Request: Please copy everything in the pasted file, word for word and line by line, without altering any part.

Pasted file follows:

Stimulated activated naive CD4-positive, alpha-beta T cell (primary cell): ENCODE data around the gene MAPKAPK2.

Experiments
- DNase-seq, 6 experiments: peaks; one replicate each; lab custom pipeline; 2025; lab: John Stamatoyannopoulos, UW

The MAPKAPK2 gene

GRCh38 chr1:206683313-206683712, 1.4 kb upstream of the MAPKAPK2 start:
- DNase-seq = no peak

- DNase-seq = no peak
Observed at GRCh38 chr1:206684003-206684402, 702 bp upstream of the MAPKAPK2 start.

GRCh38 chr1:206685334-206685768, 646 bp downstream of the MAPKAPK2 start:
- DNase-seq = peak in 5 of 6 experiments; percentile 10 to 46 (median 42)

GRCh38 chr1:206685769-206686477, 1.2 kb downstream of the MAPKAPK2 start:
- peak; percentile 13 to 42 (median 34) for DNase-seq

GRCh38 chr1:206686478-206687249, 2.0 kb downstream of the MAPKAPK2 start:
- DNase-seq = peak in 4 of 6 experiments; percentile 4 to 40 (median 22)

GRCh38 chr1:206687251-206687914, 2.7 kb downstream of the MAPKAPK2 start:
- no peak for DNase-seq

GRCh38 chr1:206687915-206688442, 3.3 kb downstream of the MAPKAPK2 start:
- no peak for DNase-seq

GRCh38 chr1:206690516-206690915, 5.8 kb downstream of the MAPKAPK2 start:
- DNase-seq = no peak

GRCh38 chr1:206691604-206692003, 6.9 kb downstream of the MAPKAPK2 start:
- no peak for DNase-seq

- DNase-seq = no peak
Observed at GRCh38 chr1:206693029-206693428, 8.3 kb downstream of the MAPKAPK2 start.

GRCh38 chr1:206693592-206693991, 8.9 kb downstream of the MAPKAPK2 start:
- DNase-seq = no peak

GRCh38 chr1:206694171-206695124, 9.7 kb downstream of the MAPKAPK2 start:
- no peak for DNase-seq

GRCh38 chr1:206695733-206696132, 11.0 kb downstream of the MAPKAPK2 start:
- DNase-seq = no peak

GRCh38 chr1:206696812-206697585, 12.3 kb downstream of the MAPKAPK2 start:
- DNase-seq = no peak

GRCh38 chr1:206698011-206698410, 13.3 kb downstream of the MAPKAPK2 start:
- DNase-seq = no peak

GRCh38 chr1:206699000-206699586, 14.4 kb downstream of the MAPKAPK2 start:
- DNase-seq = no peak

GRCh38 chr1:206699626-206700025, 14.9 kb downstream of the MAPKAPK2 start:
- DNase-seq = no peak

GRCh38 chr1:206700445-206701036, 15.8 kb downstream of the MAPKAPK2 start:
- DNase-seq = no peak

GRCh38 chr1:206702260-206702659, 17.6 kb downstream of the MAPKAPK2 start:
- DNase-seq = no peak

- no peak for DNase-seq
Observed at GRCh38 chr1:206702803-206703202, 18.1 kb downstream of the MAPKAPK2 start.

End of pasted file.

Stimulated activated naive CD4-positive, alpha-beta T cell (primary cell): ENCODE data around the gene MAPKAPK2.

Experiments
- DNase-seq, 6 experiments: peaks; one replicate each; lab custom pipeline; 2025; lab: John Stamatoyannopoulos, UW

The MAPKAPK2 gene

GRCh38 chr1:206683313-206683712, 1.4 kb upstream of the MAPKAPK2 start:
- DNase-seq = no peak

- DNase-seq = no peak
Observed at GRCh38 chr1:206684003-206684402, 702 bp upstream of the MAPKAPK2 start.

GRCh38 chr1:206685334-206685768, 646 bp downstream of the MAPKAPK2 start:
- DNase-seq = peak in 5 of 6 experiments; percentile 10 to 46 (median 42)

GRCh38 chr1:206685769-206686477, 1.2 kb downstream of the MAPKAPK2 start:
- peak; percentile 13 to 42 (median 34) for DNase-seq

GRCh38 chr1:206686478-206687249, 2.0 kb downstream of the MAPKAPK2 start:
- DNase-seq = peak in 4 of 6 experiments; percentile 4 to 40 (median 22)

GRCh38 chr1:206687251-206687914, 2.7 kb downstream of the MAPKAPK2 start:
- no peak for DNase-seq

GRCh38 chr1:206687915-206688442, 3.3 kb downstream of the MAPKAPK2 start:
- no peak for DNase-seq

GRCh38 chr1:206690516-206690915, 5.8 kb downstream of the MAPKAPK2 start:
- DNase-seq = no peak

GRCh38 chr1:206691604-206692003, 6.9 kb downstream of the MAPKAPK2 start:
- no peak for DNase-seq

- DNase-seq = no peak
Observed at GRCh38 chr1:206693029-206693428, 8.3 kb downstream of the MAPKAPK2 start.

GRCh38 chr1:206693592-206693991, 8.9 kb downstream of the MAPKAPK2 start:
- DNase-seq = no peak

GRCh38 chr1:206694171-206695124, 9.7 kb downstream of the MAPKAPK2 start:
- no peak for DNase-seq

GRCh38 chr1:206695733-206696132, 11.0 kb downstream of the MAPKAPK2 start:
- DNase-seq = no peak

GRCh38 chr1:206696812-206697585, 12.3 kb downstream of the MAPKAPK2 start:
- DNase-seq = no peak

GRCh38 chr1:206698011-206698410, 13.3 kb downstream of the MAPKAPK2 start:
- DNase-seq = no peak

GRCh38 chr1:206699000-206699586, 14.4 kb downstream of the MAPKAPK2 start:
- DNase-seq = no peak

GRCh38 chr1:206699626-206700025, 14.9 kb downstream of the MAPKAPK2 start:
- DNase-seq = no peak

GRCh38 chr1:206700445-206701036, 15.8 kb downstream of the MAPKAPK2 start:
- DNase-seq = no peak

GRCh38 chr1:206702260-206702659, 17.6 kb downstream of the MAPKAPK2 start:
- DNase-seq = no peak

- no peak for DNase-seq
Observed at GRCh38 chr1:206702803-206703202, 18.1 kb downstream of the MAPKAPK2 start.